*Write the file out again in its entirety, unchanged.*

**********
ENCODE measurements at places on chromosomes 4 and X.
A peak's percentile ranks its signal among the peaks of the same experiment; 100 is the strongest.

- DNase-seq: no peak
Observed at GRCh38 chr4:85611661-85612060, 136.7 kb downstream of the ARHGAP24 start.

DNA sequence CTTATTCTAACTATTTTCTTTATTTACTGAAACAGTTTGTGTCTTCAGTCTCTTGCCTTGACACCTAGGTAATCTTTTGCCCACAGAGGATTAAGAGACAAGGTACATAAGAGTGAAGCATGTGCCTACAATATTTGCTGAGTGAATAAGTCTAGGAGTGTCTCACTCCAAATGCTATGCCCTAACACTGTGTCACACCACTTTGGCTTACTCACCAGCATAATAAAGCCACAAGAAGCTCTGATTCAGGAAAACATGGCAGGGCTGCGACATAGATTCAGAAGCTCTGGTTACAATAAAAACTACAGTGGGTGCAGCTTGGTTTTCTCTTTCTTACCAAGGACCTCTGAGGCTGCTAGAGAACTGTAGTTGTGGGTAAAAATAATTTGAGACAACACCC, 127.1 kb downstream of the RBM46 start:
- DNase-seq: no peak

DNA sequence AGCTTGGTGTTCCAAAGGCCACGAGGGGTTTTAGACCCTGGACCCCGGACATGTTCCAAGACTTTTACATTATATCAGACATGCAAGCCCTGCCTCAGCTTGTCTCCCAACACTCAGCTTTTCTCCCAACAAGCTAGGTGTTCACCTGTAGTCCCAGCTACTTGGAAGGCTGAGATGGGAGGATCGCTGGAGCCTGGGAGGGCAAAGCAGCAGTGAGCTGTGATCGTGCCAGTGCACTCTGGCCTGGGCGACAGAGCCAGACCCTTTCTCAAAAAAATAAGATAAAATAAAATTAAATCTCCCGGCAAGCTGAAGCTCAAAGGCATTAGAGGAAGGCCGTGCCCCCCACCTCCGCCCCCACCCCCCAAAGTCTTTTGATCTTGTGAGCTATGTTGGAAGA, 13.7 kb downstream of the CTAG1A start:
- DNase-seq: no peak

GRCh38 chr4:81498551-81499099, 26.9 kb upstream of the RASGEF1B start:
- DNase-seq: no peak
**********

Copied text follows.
ENCODE measurements at places on chromosomes 4 and X.
A peak's percentile ranks its signal among the peaks of the same experiment; 100 is the strongest.

- DNase-seq: no peak
Observed at GRCh38 chr4:85611661-85612060, 136.7 kb downstream of the ARHGAP24 start.

DNA sequence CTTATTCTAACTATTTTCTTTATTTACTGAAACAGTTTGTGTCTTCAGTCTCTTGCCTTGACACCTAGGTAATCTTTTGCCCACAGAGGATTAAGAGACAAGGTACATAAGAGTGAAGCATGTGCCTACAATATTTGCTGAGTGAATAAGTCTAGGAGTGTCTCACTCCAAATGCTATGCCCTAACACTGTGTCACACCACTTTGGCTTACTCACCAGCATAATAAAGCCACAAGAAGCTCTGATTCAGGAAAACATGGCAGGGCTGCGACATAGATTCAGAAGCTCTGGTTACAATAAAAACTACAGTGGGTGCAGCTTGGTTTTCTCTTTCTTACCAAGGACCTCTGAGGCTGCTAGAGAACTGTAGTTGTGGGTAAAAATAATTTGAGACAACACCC, 127.1 kb downstream of the RBM46 start:
- DNase-seq: no peak

DNA sequence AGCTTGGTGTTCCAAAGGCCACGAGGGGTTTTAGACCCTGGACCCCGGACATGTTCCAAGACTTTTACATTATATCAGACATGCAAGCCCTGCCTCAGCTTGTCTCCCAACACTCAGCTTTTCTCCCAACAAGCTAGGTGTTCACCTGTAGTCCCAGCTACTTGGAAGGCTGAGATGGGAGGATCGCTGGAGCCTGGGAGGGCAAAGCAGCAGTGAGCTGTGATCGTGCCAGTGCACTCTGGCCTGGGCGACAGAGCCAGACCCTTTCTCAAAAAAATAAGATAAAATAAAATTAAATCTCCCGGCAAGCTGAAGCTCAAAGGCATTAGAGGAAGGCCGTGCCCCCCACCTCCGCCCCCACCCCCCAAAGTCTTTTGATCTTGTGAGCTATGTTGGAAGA, 13.7 kb downstream of the CTAG1A start:
- DNase-seq: no peak

GRCh38 chr4:81498551-81499099, 26.9 kb upstream of the RASGEF1B start:
- DNase-seq: no peak